How to set up remote employees for success: Tips for virtual onboarding

Onboarding is more than just completing paperwork and other routine tasks. It is a comprehensive journey that requires human resources and other company stakeholders and can last months.

The unprecedented work-from-home model that occurred globally a few years ago made the onboarding process harder.

In particular, helping remote workers develop relationships with their managers and team members while learning their role in a virtual setting has become overwhelming.

Onboarding ain’t easy!

There are numerous solutions to help organizations create a pleasant onboarding experience. But what do employee onboarding statistics have to say? 

  • Managers are 20% more satisfied with employees who have received formal onboarding training. [GoCo]
  • 37.4% of HR professionals find remote onboarding to be the main challenge when filling a job position [Workable’s New World of Work]
  • Only 12% of US employees say their company does a good job of onboarding [Gallup]
  • One in five employees report poor onboarding or no onboarding at all [Gallup]
  • 47% of companies struggle with onboarding employees due to infrastructure access challenges [2022: The Year of Access Report]
  • Only 43% of employees report that they received an onboarding process that lasted longer than a day [OC Tanner]


Technology platforms will help you structure and deliver seamless training and orientation but don’t show how new hires fit into the culture.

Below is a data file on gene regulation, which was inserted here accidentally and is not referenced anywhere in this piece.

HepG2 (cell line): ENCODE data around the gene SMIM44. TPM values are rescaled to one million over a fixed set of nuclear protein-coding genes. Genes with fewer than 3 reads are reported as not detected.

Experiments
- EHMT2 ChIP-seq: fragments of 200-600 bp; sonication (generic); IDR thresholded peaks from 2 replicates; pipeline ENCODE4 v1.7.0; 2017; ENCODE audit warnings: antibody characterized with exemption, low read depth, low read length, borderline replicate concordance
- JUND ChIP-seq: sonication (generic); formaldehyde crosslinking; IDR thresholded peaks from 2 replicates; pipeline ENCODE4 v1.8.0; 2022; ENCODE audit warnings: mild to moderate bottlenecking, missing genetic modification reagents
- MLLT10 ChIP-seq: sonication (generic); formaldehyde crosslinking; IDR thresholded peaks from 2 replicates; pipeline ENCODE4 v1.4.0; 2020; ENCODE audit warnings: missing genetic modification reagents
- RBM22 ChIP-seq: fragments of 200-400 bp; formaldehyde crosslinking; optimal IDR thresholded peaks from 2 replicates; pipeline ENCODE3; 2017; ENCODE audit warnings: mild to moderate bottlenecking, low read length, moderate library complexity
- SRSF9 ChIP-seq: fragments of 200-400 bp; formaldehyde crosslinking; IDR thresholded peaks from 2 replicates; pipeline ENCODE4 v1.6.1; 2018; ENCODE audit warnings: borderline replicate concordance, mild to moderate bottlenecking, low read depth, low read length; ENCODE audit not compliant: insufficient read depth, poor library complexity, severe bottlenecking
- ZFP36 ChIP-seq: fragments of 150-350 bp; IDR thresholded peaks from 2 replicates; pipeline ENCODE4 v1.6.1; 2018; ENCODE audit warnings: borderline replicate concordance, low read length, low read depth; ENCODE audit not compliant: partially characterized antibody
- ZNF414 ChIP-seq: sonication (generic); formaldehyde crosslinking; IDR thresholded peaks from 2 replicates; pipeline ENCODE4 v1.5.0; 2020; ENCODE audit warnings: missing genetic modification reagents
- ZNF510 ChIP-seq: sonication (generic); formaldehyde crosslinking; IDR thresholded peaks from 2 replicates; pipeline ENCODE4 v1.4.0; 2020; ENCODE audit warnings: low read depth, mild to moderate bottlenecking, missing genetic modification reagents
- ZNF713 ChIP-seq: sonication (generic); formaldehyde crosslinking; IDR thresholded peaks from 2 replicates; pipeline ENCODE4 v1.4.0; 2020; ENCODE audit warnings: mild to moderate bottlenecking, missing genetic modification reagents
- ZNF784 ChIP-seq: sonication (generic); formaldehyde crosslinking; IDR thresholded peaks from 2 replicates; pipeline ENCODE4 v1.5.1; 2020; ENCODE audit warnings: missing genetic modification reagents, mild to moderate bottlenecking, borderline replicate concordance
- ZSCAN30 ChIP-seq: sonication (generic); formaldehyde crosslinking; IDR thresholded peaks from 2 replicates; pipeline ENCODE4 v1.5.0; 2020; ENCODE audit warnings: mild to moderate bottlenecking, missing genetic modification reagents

Whether you work for a small company that onboards one employee at a time, or a larger firm that brings in platoons of new hires that go through onboarding together, the following tips can help you make virtual onboarding programs a success. 


Tip #1: Make the connection

Start your virtual onboarding program from day zero when a candidate accepts the job offer.

Many organizations send a care package after candidates accept the job offer. If your company doesn’t have the budget, there are inexpensive ways to stay connected.

Sending a weekly newsletter to keep them in the loop about the company’s social events, policies, and other organization-related news should give them an understanding of its culture.

You could also create snackable, bite-sized onboarding videos to provide new employees insights into the company’s culture, core values, and expectations.

Canva created a 5-minute video for new hires to familiarize them with the office atmosphere, rituals, and events.


Tip #2: Identify and appoint a dedicated buddy

Socialization is an important part of joining a new team. New employees need to make friends and know who to ask for help. Likely, a new employee joining your company today may never have experienced a remote onboarding process and may feel lonely in the virtual environment. 

Even in the office, it’s a good idea to appoint a buddy who can act as an informal mentor, to support a new hire. It is essential that this buddy is different from the person’s manager so that the person can be more comfortable asking any question, no matter how ‘simple-minded’ it may sound. 


Tip #3: Set up tools of trade